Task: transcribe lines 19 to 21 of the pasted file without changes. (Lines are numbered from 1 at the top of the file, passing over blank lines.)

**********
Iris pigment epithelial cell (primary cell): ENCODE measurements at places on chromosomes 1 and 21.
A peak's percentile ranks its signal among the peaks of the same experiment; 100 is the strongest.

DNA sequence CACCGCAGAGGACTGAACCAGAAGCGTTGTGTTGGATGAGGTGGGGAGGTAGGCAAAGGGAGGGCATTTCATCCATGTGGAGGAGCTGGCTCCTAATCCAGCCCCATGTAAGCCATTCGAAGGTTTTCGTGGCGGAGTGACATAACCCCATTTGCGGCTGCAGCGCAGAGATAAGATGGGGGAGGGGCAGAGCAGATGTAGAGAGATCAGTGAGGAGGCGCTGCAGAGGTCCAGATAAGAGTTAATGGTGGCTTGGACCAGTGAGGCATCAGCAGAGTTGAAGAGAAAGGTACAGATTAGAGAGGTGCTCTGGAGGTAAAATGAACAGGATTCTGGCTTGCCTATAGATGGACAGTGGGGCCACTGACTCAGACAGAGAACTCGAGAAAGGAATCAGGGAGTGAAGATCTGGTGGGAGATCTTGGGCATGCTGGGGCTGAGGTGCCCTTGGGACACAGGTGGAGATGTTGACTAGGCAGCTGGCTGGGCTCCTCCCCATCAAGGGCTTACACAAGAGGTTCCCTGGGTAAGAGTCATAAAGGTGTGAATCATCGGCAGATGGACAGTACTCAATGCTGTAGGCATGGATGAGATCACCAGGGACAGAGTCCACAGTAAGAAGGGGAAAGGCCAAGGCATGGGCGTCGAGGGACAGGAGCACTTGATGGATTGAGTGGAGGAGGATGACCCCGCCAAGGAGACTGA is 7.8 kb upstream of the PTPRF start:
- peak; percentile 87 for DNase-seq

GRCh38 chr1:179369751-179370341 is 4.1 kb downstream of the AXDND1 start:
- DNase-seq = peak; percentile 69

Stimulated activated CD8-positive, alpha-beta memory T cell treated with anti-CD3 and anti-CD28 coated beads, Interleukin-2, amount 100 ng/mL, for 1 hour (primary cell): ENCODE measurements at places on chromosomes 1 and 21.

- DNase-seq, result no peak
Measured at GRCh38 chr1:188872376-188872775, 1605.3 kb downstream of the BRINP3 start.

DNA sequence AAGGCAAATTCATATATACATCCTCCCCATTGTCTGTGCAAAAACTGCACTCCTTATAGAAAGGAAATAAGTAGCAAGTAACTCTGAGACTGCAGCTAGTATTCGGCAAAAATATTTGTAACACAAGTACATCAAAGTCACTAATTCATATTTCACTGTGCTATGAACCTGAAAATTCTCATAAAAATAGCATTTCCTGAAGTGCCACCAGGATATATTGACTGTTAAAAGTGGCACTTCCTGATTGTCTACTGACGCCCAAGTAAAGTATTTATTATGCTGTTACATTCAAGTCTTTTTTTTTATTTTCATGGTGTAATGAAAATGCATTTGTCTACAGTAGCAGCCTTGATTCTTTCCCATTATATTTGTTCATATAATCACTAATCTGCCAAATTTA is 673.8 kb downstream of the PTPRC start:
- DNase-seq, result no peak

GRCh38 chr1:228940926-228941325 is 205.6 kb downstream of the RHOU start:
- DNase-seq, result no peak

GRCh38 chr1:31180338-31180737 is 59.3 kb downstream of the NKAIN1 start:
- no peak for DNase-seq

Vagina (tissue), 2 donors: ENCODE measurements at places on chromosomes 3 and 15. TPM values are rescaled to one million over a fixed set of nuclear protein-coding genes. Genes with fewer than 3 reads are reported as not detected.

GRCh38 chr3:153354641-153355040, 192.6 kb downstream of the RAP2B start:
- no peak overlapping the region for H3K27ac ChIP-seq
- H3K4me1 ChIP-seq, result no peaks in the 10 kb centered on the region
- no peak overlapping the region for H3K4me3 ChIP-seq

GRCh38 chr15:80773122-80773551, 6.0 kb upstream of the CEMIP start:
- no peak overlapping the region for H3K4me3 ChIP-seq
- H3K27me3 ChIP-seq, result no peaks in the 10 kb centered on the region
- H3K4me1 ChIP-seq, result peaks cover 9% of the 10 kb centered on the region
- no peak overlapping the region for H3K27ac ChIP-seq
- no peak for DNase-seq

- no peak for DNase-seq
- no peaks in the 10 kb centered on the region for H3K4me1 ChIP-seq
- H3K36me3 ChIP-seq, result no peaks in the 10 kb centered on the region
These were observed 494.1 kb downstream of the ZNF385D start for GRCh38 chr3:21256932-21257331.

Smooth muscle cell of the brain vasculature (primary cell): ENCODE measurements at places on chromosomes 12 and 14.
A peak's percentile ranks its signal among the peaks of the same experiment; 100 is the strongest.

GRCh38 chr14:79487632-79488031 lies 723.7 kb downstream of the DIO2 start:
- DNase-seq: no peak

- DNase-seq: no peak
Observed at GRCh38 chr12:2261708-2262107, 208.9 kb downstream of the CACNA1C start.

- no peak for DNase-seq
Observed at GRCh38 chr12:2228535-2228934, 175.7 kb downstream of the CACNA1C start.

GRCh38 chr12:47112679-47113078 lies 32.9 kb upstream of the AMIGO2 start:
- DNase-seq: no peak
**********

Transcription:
- H3K4me1 ChIP-seq, result no peaks in the 10 kb centered on the region
- no peak overlapping the region for H3K4me3 ChIP-seq

GRCh38 chr15:80773122-80773551, 6.0 kb upstream of the CEMIP start: